5. Where does Wichita State get seeded?: The Shockers are currently, as of this exact moment, ranked eighth on KenPom. Eighth. As in No. 8. In the country. KenPom is widely considered the most accurate metric for ranking teams in college hoops circles, which should tell you just how good this team is. But they haven’t actually done anything during the season to back those numbers up. They only have two top 65 wins on the season, and both of those came against Illinois State, who may not get to the NCAA tournament. How about this for a thought: If Wichita State ends up as a No. 10 seed, they could end up being favored in both the first round and second round game against the No. 2 seed. The current No. 2 seeds in our latest bracket are Kentucky, Arizona, Duke and Oregon. Kentucky is the only one rated above Wichita State on KenPom.

6. Will Syracuse get a bid?: The Orange have quickly turned into one of the most polarizing bubble teams in the country. On the one hand, they have six top 50 wins to their name, including wins over Duke, Florida State and Virginia. On the other hand, all six of their top 50 wins came at home, and they are just 2-11 away from the Carrier Dome this season. The Orange also have lost to Boston College, Georgetown, UConn and St. John’s, the latter of which came at home by 33 points. Their best road win is Clemson, who finished 6-12 in the ACC, or N.C. State, who finished 13th. They lost at Boston College, who finished at the bottom of the conference. Will that be enough?

7. Where will Purdue get seeded?: The Big Ten is going to get seven teams into the tournament and actually rates higher in the metrics than the league did last year, but the reason the league feels down this season is that there just isn’t anyone in the conference that feels like a true title contender. That includes Purdue, the regular season champ who bowed out of the Big Ten tournament in the quarterfinal. The committee showed us during the bracket reveal in February that they didn’t have much respect for the Big Ten, so it will be interesting to see where they decide to slot the Boilermakers.

Trae Jefferson to transfer out of Texas Southern

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Texas Southern guard and NCAA tournament darling Trae Jefferson announced on Saturday that he’s leaving the school.

The 5-foot-7 Jefferson was sensational at times during his sophomore season with the Tigers as he put up 23.1 points, 4.6 assists and 3.1 rebounds per game, helping lead Texas Southern to a victory in the 2018 NCAA Tournament’s First Four in Dayton over North Carolina Central. One of the most entertaining talents in college basketball, Jefferson is leaving Texas Southern in-part because former head coach Mike Davis took the job at Detroit this offseason.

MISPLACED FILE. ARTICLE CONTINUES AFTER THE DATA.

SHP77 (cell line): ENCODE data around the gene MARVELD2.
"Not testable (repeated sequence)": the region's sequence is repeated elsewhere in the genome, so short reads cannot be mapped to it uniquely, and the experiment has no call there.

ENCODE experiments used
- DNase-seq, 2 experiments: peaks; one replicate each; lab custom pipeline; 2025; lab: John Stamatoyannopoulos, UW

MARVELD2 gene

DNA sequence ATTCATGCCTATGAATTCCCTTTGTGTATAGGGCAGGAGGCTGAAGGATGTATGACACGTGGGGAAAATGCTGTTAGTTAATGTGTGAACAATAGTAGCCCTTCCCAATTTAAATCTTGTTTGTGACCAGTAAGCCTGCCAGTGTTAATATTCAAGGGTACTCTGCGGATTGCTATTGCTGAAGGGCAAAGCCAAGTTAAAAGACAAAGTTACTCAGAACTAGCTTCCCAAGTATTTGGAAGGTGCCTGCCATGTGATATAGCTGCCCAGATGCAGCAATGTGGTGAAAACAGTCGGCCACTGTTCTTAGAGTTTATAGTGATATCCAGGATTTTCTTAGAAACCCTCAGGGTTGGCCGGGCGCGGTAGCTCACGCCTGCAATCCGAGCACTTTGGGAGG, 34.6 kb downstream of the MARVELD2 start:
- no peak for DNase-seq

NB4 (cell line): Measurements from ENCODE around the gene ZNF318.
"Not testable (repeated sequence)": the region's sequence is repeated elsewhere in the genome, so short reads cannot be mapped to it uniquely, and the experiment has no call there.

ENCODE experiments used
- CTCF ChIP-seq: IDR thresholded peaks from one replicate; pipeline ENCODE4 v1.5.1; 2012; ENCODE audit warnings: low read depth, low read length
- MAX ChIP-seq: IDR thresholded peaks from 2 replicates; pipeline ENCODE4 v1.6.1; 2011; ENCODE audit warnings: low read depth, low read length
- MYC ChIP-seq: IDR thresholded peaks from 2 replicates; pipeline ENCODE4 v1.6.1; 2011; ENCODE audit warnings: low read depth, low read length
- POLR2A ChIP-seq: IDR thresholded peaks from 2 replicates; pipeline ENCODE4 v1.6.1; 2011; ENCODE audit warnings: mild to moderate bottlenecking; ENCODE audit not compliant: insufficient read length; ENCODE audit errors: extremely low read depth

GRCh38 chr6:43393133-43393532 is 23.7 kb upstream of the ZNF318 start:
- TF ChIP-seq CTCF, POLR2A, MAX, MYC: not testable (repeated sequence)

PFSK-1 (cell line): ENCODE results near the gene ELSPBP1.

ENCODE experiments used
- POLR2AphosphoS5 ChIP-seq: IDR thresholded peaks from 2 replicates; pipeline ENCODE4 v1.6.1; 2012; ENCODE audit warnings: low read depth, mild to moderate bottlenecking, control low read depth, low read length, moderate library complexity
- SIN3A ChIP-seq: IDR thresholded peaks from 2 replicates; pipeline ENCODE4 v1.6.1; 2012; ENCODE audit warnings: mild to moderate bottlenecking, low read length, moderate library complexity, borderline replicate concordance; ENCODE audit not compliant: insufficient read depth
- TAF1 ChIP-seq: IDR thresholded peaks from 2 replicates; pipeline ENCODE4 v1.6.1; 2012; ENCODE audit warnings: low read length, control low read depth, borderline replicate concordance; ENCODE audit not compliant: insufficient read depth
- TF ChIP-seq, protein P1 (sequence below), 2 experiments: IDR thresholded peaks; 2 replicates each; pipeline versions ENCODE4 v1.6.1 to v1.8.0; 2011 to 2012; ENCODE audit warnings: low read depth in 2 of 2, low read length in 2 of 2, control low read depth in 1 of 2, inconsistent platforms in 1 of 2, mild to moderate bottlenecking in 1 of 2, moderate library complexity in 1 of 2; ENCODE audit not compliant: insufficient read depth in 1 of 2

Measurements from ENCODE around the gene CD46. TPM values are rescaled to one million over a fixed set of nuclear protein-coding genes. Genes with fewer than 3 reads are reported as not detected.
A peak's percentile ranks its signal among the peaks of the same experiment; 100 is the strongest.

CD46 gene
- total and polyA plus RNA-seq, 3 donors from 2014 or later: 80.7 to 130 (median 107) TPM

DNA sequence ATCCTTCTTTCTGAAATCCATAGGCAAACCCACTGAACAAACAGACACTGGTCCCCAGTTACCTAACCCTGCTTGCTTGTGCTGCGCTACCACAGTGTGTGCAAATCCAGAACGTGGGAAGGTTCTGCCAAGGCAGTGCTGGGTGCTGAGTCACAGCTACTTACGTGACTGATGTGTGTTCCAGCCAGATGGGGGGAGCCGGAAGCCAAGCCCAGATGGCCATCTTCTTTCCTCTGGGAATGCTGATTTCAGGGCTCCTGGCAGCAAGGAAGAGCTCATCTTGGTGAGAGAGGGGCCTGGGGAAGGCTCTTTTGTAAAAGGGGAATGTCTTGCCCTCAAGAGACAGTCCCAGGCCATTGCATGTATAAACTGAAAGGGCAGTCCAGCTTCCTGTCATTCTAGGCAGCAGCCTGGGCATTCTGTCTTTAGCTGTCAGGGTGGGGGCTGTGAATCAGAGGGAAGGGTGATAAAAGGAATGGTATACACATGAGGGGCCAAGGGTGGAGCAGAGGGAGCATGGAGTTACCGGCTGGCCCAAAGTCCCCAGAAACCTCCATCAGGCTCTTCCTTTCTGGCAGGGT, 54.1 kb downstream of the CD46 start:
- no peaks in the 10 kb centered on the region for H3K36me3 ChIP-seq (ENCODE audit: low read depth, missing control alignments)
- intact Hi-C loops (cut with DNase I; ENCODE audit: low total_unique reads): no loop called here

While Detroit is going to be the favorite to land Jefferson, because of his connection to Davis, it’ll be interesting to see what his transfer market looks like. Jefferson also made it clear on his Twitter page that he would like to be closer to his hometown of Milwaukee so that he can be closer to his ailing grandfather.

Given NCAA transfer rules, Jefferson would likely have to sit out next season before getting two more years of eligibility. But he could be applying for a waiver if he’s trying to be closer to home to deal with his family situation.

Nevada’s Josh Hall transfers to Missouri State

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Nevada lost a talented player from last season’s team as rising junior Josh Hall opted to transfer to Missouri State on Friday night.

The 6-foot-7 Hall is a former top-150 recruit who played a key part in the Wolf Pack’s postseason run as he elevated his play to average 13 points and 4.7 rebounds per game during the 2018 NCAA Tournament. Hall also made the game-winning bucket to lift Nevada past No. 2 seed Cincinnati in the second round.

Although Hall picked up his play late in the year, he was coming off the bench most of his sophomore campaign as he averaged 6.9 points and 3.9 rebounds per game last season.

Since Nevada took in some talented transfers, while players like Jordan Caroline and the Martin twins opted not to turn pro, it left head coach Eric Musselman with too many scholarship players for the 2018-19 season. It looks like some of those issues are now going away as Hall is leaving for Missouri State and graduate transfer guard Ehab Amin opted to decommit from the school.